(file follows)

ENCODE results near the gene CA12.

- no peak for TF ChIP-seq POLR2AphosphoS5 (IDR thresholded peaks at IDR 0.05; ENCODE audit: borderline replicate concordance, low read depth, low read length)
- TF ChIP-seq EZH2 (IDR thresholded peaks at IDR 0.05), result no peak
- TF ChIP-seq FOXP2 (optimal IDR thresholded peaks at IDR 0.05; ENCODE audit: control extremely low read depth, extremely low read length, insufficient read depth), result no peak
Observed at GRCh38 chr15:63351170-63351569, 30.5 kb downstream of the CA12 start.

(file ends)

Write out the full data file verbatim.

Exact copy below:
ENCODE results near the gene CA12.

- no peak for TF ChIP-seq POLR2AphosphoS5 (IDR thresholded peaks at IDR 0.05; ENCODE audit: borderline replicate concordance, low read depth, low read length)
- TF ChIP-seq EZH2 (IDR thresholded peaks at IDR 0.05), result no peak
- TF ChIP-seq FOXP2 (optimal IDR thresholded peaks at IDR 0.05; ENCODE audit: control extremely low read depth, extremely low read length, insufficient read depth), result no peak
Observed at GRCh38 chr15:63351170-63351569, 30.5 kb downstream of the CA12 start.